What does it take to break a cycle? To pluck a kid from a life hemmed in by poverty and lack of opportunity and show him wider horizons? What does it take to convince a kid that cultivating respect and demonstrating responsibility are worth the trouble?
In some communities it's chess. Or ballroom dancing. Debate. Not infrequently, it's song - a low-overhead activity, not a lot of equipment needed. But in the Fletcher Street neighborhood of Philadelphia, deep in a bad, bad neighborhood, it's horses. Dedicated adults tend an improbable set of stables and barns, teach the neighborhood kids how to care for the horses and how to ride, provide a safe place and a sense of usefulness for children who might otherwise find themselves in trouble or in danger or both.
Into this backdrop Greg Neri drops Cole, short for Coltrane, a teenager from Detroit who has been quietly falling into truancy and other bad habits. Not a fighter, nor a criminal, he has merely been losing touch with school and with his single mother. Cole's overwhelmed mama makes the difficult decision to send the boy to live with his father, a father he's never met.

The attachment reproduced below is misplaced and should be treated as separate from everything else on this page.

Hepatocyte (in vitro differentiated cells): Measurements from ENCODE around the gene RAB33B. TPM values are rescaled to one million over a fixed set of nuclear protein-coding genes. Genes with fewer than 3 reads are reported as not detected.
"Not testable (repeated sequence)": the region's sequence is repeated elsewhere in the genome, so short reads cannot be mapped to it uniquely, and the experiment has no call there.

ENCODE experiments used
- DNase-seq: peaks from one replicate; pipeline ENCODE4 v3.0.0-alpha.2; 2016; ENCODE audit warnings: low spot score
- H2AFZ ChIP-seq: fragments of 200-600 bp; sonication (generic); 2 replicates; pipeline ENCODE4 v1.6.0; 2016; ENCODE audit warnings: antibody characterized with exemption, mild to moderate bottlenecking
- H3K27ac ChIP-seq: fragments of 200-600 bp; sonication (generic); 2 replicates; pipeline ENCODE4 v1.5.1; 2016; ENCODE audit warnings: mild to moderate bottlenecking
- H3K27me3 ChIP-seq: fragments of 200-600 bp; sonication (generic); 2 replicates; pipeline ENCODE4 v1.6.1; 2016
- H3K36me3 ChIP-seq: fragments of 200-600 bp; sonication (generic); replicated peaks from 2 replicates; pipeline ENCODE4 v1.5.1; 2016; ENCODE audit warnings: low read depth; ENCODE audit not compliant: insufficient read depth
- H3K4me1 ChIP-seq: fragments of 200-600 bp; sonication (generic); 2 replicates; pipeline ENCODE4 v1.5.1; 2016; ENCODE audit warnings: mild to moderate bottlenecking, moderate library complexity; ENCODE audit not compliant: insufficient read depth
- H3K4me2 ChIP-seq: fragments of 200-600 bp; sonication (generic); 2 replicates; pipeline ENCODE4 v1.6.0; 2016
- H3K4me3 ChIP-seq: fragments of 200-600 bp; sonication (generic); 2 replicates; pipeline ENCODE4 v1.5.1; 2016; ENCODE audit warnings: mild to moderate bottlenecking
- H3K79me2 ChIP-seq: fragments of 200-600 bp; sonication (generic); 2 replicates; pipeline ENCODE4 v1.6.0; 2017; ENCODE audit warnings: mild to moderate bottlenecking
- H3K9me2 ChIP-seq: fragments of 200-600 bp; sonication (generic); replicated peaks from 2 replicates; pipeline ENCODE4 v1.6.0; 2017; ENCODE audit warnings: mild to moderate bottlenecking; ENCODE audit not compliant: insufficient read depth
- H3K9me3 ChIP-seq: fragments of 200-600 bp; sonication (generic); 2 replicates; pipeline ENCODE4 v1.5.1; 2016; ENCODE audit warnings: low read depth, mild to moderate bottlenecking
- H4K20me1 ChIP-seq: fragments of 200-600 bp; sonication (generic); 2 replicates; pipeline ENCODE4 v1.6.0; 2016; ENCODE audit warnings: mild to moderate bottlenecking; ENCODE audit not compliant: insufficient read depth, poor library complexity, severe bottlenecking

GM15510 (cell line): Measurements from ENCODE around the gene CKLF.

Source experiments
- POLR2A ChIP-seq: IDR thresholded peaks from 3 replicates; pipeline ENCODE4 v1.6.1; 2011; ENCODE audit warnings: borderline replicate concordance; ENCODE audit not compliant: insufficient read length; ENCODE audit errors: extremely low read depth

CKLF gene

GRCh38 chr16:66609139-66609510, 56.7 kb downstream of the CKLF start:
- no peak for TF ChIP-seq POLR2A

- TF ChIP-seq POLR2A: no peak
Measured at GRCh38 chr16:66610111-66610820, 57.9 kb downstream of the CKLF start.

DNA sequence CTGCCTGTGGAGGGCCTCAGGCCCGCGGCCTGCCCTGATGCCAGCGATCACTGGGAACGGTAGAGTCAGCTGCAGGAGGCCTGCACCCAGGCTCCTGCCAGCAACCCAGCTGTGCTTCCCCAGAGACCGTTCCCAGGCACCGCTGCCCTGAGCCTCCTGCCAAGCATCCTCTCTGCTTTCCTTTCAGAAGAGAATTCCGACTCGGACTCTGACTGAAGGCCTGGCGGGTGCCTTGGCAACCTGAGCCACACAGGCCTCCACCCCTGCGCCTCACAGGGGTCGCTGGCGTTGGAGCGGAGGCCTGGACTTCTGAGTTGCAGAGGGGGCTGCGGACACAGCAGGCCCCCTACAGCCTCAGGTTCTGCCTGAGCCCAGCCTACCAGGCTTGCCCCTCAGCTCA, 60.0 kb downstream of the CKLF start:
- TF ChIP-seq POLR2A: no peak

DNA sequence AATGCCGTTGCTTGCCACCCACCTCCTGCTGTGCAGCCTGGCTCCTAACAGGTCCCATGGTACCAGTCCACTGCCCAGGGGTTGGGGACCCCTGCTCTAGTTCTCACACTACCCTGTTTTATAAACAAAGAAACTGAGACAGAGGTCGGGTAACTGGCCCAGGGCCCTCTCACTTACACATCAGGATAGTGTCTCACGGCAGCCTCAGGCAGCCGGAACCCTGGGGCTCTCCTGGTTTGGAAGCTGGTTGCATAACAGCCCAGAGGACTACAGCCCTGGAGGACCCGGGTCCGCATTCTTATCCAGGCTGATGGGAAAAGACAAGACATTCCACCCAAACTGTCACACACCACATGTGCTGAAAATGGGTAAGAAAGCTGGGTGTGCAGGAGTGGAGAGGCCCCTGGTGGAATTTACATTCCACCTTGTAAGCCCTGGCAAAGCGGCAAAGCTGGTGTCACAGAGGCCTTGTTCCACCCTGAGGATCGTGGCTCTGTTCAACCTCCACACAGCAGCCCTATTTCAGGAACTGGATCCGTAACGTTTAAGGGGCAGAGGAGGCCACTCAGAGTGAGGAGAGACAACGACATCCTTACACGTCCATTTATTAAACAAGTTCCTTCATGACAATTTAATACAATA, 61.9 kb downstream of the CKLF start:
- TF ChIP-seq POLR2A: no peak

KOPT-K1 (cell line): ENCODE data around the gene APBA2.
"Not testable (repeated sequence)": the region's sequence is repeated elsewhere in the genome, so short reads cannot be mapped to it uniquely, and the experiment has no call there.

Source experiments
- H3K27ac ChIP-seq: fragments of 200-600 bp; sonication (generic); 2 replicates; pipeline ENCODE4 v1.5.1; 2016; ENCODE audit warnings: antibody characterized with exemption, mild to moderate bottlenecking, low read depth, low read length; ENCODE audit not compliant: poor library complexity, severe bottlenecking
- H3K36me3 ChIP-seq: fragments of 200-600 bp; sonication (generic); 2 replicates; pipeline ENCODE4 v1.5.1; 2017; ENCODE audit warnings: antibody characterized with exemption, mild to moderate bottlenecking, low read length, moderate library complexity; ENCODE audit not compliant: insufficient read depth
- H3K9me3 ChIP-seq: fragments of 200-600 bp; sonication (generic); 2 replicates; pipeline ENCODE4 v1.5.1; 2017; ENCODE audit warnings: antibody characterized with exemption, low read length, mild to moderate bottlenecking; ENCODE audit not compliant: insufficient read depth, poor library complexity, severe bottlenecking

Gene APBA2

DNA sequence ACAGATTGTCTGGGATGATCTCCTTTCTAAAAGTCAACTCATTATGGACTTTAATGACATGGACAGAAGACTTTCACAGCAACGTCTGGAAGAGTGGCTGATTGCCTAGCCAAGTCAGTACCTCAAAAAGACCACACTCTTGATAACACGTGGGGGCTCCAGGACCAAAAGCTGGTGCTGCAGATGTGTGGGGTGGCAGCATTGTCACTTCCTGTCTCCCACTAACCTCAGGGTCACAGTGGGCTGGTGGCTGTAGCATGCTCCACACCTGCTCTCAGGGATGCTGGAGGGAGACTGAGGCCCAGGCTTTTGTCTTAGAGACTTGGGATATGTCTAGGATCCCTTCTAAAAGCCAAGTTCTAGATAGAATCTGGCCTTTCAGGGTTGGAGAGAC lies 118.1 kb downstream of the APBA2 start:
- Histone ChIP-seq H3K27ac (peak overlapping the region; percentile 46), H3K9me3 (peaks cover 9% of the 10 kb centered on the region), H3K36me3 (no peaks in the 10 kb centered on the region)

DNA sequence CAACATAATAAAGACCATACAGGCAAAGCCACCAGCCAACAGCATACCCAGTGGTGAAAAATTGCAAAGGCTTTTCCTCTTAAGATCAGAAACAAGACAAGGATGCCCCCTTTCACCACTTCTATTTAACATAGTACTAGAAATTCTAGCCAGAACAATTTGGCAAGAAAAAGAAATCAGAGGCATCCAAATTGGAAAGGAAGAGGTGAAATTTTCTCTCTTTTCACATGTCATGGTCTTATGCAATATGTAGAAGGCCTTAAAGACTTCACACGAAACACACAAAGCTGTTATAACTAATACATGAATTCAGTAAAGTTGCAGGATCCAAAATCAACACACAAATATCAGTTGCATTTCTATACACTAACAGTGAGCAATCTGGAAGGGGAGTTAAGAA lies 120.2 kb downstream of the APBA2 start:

You see where this is headed, don't you? Cole's dad is one of Philadelphia's cowboys, a gruff, uncompromising man who lives for the horses and is unprepared for family. A crisis looms as the city attempts to close down the stables. But in the end, Cole and his dad come to terms over caring for the beasts, prove themselves to each other, and even develop a certain amount of affection. Cole learns about hard work and self-respect.
We have been down this trail so many times before that I am a bit torn: does the fact that this time we are in the city and on a horse make up for the fact that almost any reader will have seen its resolution from a mile away? Am I more interested in the stables and the adults who frequent them than I am in Cole's rather muted sorrow and rebelliousness? Does the sheer unlikeliness of a crowd of cowboys in urban Philadelphia distract from the family drama?
Maybe. But. In the end, I will recommend Ghetto Cowboy, partly because we are low low low on realistic YA fiction for boys nowadays, partly because the horse thing is so damn unlikely, but I think mostly because I think boys will recognize gentle Cole, a boy who could have dropped out of school and faded carelessly into idleness, who only needed one extraordinary thing to wake him to his potential.
Ghetto Cowboy is Greg Neri's follow-up to last year's grim but great graphic novel Yummy: The Last Days of a Southside Shorty. They share a little sense of detachment and a sharply observant main character. Both books are also inspired by real people, in this case the black urban cowboys of Philadelphia and New York City.
I received an ARC of this book from NetGalley and read it on my Sony Reader.